I've taken a bit of a break from my usual FPS'ing (if that's even a word; and I still do play a bit but think of this as a brief hiatus) to step back into Bethesda's world of Fallout: New Vegas, and I find that every time I step into this world, or ANY Bethesda game, I lose track of time. Its 6:00 p.m. and you start playing for the evening; do a few missions and look up at the clock which tells you its 10:00 p.m. and, again, you've only done 3 or 4 missions. Bethesda must have stock in Vegas or something because tons of people experience the exact same thing. "Where does the time go?" Well sir or madam, it went to going through hell and half of Georgia (or Nevada in this case) just to get one item or kill one specific thing. And by all means am I not saying its a bad thing, in fact quite the contrary. People love this sensation of immersing themselves into a world and losing themselves in said world for hours on in.
My first experience with this sensation has to be Skyrim. I had heard of the Elder Scrolls franchise and even before Skyrim I had gotten Fallout 3 (I'll come back to this in a minute) but never had played the previous entries like Oblivion or Morrowind. Skyrim was my first, so I go into it with an open mind. Sure I love dragons (who doesn't?) and I'm all about the swordplay and spell casting, but 'oh my Jesus is this place friggin huge,' was one of the very first thoughts that came to mind. After the initial hand holding mission you're left on your own. They give you the option of doing quests and by doing those quests you find new places and even more quests; and it hasn't ended since (Some places took me an hour to walk to before my dumb ass realized there was a fast travel system). I thought this was a genius move, in a world with linear stories and gameplay to have it abruptly end after 7-9 hours. I'm days (actual 24 hours spans) into this game and I still haven't found everything or completed every quest; this game will bring out your inner completionist. Even with new dlc, I have to put Skyrim back in its case and give my other games attention. This is normally where my Halo ,Black Ops 2, and Borderlands 2 usually come into play. But as I said before, I also have Fallout: New Vegas, which is like going from Caesar's Palace to The Bellagio (just as good, but you're still gonna be in there for awhile and not even realize it).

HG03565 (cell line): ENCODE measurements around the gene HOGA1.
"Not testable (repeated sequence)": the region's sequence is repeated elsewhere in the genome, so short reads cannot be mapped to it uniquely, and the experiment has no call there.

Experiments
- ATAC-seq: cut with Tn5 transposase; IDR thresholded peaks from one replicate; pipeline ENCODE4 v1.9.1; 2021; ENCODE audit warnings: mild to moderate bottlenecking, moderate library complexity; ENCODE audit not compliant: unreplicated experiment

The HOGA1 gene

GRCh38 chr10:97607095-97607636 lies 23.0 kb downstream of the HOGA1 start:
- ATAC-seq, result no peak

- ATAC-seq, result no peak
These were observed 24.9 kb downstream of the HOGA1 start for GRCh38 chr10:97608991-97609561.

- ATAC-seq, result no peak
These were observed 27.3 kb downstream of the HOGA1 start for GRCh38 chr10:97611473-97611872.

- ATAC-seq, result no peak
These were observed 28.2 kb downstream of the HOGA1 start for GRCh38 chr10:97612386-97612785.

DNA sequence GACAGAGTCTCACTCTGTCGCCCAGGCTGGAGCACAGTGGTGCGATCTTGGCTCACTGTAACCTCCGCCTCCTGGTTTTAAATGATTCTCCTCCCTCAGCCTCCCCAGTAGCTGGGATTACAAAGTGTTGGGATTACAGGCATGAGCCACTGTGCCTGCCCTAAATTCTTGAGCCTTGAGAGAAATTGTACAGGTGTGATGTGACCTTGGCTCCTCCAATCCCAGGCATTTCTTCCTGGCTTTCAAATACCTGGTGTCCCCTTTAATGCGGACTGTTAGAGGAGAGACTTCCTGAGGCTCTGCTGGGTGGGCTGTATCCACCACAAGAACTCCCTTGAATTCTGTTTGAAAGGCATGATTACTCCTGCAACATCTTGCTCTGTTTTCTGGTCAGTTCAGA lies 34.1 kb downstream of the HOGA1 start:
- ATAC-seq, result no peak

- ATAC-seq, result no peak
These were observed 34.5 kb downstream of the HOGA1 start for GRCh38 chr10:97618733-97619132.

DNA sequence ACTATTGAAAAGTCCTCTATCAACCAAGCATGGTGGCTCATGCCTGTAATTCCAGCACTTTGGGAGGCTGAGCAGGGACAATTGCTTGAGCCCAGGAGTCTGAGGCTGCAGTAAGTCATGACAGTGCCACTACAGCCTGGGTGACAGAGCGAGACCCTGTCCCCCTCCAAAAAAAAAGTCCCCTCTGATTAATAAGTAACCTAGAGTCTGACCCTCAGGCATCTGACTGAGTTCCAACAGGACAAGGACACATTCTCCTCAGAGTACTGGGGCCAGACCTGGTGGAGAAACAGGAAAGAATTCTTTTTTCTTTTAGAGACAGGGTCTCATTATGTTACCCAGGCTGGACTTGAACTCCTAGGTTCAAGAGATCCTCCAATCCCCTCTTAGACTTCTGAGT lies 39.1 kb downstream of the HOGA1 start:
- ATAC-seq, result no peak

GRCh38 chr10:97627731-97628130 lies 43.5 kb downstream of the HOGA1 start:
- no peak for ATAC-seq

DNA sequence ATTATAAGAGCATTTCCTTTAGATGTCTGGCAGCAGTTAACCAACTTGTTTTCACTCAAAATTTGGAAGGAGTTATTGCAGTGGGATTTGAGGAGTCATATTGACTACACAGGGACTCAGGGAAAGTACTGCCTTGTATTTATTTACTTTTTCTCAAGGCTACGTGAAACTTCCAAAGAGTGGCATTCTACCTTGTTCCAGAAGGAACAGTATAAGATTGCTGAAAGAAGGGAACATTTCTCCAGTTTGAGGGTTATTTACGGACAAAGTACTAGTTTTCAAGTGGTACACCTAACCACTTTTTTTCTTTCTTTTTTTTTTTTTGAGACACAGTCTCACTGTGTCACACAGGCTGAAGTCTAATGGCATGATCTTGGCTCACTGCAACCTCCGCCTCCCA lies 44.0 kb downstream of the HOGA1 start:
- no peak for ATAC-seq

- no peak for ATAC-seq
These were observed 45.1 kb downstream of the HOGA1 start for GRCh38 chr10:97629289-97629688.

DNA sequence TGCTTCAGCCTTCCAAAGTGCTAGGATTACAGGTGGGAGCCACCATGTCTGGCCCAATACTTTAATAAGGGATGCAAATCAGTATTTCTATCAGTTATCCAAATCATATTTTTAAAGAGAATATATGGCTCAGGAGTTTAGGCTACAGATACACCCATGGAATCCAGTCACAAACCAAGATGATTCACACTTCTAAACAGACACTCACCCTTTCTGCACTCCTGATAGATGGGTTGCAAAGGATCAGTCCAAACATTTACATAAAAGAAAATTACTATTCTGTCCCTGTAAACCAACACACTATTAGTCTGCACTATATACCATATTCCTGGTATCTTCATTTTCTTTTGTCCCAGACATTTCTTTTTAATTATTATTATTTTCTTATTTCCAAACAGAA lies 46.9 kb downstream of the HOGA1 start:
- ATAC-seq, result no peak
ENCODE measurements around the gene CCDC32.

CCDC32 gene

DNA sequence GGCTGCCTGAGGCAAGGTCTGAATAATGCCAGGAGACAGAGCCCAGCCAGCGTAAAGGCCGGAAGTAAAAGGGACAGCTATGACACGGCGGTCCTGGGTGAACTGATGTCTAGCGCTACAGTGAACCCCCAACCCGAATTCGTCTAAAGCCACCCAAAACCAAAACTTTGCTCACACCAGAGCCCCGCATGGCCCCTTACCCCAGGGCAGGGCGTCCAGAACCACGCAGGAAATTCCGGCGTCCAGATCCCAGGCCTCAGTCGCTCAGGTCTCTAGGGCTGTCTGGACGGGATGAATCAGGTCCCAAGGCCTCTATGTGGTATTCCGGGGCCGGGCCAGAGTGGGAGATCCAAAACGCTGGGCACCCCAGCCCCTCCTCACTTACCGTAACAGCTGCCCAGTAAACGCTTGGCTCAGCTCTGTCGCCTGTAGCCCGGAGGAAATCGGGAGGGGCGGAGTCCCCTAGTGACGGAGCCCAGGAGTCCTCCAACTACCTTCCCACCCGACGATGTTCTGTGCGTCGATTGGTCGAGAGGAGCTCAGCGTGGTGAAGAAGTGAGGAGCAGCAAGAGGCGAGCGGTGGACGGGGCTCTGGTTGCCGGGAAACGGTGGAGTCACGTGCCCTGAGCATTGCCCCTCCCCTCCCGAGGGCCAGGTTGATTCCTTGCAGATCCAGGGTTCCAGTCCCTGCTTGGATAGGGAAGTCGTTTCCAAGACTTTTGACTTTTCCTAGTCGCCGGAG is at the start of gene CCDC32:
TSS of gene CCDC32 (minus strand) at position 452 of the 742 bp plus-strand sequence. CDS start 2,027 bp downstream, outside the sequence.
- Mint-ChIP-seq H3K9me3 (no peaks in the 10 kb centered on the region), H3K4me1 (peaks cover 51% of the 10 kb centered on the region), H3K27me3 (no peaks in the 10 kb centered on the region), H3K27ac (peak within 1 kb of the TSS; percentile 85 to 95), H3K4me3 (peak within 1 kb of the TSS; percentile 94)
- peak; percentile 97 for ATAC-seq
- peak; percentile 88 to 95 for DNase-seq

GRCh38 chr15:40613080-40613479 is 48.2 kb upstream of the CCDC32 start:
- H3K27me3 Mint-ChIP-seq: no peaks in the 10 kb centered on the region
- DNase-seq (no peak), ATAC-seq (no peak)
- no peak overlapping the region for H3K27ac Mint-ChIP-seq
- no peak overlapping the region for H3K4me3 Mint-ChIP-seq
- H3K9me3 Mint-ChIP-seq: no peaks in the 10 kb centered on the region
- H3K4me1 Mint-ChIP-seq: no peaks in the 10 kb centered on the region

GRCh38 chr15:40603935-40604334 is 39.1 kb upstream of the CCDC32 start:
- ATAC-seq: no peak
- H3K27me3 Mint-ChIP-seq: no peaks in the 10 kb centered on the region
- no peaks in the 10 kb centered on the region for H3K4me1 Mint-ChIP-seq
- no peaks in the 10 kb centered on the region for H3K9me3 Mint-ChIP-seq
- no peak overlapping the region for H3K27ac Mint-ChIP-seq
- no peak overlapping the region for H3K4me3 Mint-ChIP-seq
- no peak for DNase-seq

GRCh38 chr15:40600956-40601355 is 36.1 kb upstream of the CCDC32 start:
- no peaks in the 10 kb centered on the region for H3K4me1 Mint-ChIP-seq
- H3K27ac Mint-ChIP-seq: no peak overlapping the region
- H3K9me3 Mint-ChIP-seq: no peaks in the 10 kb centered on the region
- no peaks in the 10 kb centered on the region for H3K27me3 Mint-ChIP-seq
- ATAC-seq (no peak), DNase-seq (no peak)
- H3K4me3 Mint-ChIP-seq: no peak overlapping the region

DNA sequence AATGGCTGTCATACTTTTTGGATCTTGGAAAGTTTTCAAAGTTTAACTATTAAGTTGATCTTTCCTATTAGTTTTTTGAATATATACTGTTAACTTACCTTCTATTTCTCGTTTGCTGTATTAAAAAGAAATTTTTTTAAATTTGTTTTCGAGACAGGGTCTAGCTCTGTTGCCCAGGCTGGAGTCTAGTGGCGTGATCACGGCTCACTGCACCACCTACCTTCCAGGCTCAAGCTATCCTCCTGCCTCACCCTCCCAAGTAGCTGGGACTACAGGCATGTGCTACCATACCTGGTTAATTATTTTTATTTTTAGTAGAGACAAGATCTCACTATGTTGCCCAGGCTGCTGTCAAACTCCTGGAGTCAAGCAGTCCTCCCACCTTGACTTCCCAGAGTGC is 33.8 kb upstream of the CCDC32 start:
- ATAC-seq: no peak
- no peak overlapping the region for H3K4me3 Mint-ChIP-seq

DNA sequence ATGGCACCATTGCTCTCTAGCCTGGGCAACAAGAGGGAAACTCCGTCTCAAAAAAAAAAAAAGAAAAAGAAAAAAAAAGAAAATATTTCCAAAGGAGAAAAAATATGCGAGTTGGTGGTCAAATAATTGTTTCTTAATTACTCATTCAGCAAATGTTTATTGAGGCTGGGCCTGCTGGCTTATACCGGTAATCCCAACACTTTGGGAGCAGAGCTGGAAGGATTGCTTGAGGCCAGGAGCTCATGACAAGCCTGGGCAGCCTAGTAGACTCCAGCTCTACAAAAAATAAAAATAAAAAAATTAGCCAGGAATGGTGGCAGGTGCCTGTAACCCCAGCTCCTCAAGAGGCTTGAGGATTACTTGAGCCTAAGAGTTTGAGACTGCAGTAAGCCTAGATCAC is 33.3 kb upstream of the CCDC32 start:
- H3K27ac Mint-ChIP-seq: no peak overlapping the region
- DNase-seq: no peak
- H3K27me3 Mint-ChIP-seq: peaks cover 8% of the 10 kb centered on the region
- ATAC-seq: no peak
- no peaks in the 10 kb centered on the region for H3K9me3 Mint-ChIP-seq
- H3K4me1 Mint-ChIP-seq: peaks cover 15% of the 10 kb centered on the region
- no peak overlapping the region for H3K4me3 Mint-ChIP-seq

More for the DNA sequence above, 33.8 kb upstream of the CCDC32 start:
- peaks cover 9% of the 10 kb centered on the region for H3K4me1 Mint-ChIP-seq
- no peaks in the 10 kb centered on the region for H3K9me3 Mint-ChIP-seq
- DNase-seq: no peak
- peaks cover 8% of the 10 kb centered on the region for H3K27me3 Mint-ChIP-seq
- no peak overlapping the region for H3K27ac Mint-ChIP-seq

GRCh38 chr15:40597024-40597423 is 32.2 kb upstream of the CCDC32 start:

My first experience with the Fallout franchise was Fallout 3; and yes, while it did have the same exact effect a la Skyrim, after awhile I felt as if I was aimlessly roaming the wilderness, thinking to myself 'where the fuck do I go now?' To be honest, I don't think I gave Fallout 3 a fair shake, and this was a 2008 Game of The Year. Yep, I turned down one of the hot chicks at the dance. Mind you, this was 2010 and it was easy for me to move on to something like MLB 10: The Show, Killzone 2, etc. But in the same breath, I got Red Dead Redemption that year, which is open world as well (just not on the same scale as a Bethesda game, in my opinion) and I thoroughly enjoyed it; up to the bullshit ending.
So I think I was turned off by Fallout 3 because I'm (or I was, still slightly am) a creature of habit. Its really easy for anyone to let the game carry them to where they need to go, give them a linear storyline and hold their hand on most missions. But I think that it took Skyrim for me to learn that linear gameplay and stories are just not as fun. I love the fact that I can go into a game like New Vegas and get missions, on top of other missions to do and it keeps you in there to the point where it is addictive. 'I'm kinda hungry, maybe I should make myself a sandwich. Wait....what's that? You want me to find these people all around the city? And then you want me to spread them out again only to have me search for them one more damn time? I'm your Huckleberry!' Its so simple, yet complex. You can have a linear game where there is a definitive A to Z or you can have a non linear game where there is an A, A1, A2, A3, A4 to Z28. Yes there is an endgame to Fallout New Vegas, and it is possible for you to get there the quickest way you know how, but that robs you of the immersion you can experience by just simply going off the beaten path every once and while. Take your time, smell the roses, talk to people because if there is one thing I've learned from these games its that NPC's are really needy and lazy so there's no lack of shit to do because they don't feel like doing it themselves or, for some reason, can't (again, not a bad thing, I love having shit to do!).
So if you get anything out of this post today, my advice, try an open world game. Get out of your comfort zone and actually guide the story and gameplay yourselves. If you like it then look for other open world games, if not that's fine as well. To be honest, I'm now excited for Fallout 4. Excited doesn't even begin to describe it; if any gaming news outlet says anything Fallout 4 related, even a teaser, I feel happier than a retard at Chuck E Cheese. So I will go back and get Fallout 3 and experience it with a fresher take. So when the day comes, whether it be this year or the next, I'll be ready to unwrap the plastic off of a Limited Edition Fallout 4, pop that bad boy in my Xbox, hit start and wait to hear Ron Perlman say his famous words........................"War........War Never Changes."